natural gas blowup could yet singe commodities broker
BMO, also known as Bank of Montreal, admitted Friday that it lost more than $300 million on natural gas trades that went bad.
Optionable, a Valhalla, N.Y., broker of energy options and derivatives trades to U.S. hedge funds and other financial institutions, said in a recent federal filing that BMO accounted for 24% of net revenue last year.
But that figure could significantly understate the extent of Optionable's dependence on Bank of Montreal, its largest customer, for business.
Optionable is in the business of finding so-called counterparties for energy trades -- meaning it matches buyers with sellers. The broker charges a commission to both parties.
A spokesman says counterparty deals represent 75% of Optionable's trading revenue. In such transactions, revenue from any given party represents just half of the company's potential revenues. That's a key point in assessing Optionable's dependence on BMO.
A look at Optionable filings from last year show that net revenue for 2006 was $16 million. Taking Optionable's 24% figure puts revenue from BMO at $3.8 million. That figure, in turn, represents 43% of the firm's $8.9 million in 2006 brokerage fees, according to filings with the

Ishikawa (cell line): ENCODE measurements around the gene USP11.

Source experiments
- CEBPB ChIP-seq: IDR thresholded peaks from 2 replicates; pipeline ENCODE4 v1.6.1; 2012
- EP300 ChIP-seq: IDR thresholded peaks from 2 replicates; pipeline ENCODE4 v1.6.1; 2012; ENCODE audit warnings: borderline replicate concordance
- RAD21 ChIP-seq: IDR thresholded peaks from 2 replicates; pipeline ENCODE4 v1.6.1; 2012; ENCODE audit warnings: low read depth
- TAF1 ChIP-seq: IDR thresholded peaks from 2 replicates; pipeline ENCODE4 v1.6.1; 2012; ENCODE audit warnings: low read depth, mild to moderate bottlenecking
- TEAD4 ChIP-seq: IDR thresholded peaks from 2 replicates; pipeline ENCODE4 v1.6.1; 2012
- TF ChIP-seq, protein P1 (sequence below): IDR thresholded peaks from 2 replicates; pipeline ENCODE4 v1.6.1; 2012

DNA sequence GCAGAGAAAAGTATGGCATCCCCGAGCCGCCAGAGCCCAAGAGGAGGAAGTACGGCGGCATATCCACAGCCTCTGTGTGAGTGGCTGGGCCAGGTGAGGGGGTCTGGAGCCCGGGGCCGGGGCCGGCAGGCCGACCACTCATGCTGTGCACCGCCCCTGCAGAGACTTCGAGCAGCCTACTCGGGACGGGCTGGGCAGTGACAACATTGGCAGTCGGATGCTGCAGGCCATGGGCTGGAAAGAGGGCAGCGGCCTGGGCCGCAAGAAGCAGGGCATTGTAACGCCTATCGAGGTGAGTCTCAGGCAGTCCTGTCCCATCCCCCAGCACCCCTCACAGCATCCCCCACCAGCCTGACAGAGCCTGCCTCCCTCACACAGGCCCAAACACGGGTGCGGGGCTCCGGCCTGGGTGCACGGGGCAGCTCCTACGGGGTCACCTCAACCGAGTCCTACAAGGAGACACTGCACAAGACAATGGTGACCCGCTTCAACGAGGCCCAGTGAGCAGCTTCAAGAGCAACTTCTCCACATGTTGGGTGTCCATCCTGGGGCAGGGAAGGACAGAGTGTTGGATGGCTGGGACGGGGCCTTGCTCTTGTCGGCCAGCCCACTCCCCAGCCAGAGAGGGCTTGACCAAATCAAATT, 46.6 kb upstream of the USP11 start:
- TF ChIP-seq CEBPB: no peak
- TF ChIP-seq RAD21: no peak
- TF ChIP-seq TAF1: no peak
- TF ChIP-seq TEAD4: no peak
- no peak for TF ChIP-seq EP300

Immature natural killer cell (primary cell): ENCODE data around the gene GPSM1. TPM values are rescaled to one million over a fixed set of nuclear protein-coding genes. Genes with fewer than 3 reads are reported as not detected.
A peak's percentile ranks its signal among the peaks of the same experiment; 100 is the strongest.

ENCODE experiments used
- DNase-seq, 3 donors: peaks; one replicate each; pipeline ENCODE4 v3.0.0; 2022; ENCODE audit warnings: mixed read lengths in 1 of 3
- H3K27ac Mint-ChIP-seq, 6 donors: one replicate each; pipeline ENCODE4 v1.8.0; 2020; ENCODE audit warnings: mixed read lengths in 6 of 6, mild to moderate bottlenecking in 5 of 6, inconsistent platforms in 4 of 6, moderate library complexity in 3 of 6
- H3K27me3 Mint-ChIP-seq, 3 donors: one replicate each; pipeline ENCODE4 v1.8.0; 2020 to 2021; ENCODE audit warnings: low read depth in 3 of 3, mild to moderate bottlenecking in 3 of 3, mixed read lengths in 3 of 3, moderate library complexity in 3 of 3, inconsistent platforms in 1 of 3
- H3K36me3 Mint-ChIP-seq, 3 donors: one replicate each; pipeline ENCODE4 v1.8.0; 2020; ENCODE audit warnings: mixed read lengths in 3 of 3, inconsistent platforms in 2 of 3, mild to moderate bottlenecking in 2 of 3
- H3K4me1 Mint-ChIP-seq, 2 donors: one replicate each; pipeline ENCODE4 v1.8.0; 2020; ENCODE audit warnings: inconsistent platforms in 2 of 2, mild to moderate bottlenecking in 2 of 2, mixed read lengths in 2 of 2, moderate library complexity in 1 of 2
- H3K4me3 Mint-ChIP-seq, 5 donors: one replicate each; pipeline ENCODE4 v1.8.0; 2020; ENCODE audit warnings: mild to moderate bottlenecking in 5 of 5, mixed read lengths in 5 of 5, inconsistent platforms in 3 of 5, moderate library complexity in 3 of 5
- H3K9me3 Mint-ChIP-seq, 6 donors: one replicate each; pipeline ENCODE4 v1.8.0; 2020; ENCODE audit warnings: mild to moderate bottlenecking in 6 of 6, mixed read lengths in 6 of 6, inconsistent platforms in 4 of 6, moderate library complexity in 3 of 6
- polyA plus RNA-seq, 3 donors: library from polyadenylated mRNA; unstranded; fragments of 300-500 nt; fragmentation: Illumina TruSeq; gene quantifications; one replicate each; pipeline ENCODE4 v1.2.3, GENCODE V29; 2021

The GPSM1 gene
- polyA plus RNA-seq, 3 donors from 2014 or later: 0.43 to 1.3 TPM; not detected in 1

Securities and Exchange Commission
But remember, there are two sides to any counterparty deal. So trading deals involving BMO appear to account for 86% of the firm's brokerage fees, even if half of those fees aren't actually from BMO itself.
An external spokesman for Optionable agrees that BMO's impact is likely more than the 24% when factoring in counterparties. He says counterparty trading, in which Optionable gets paid on both sides, represents about three-quarters of its trading revenues. Floor trading makes up the remainder, says the spokesman, declining to provide a further breakdown of Optionable's business with BMO on the floor trades. In floor trades, brokers are only paid once, by the exchange.
Toronto-based BMO, which has been one of the more aggressive energy trading banks of its size, has said that its losses will be recorded on pretax basis in the second quarter of its 2007 fiscal year.
Although BMO chief Bill Downe described the losses as unacceptable, he didn't indicate that BMO would halt its energy trading operation, which has been a lucrative one before its blowup.
Nonetheless, if BMO finds it necessary to pull back significantly, Optionable could face a need to diversify.
In April, the
New York Mercantile Exchange
acquired a 19% stake in Optionable. Optionable's first-quarter earnings call will be held after the close of trading Tuesday.
Shares rose 9 cents over the counter Monday to $5.65.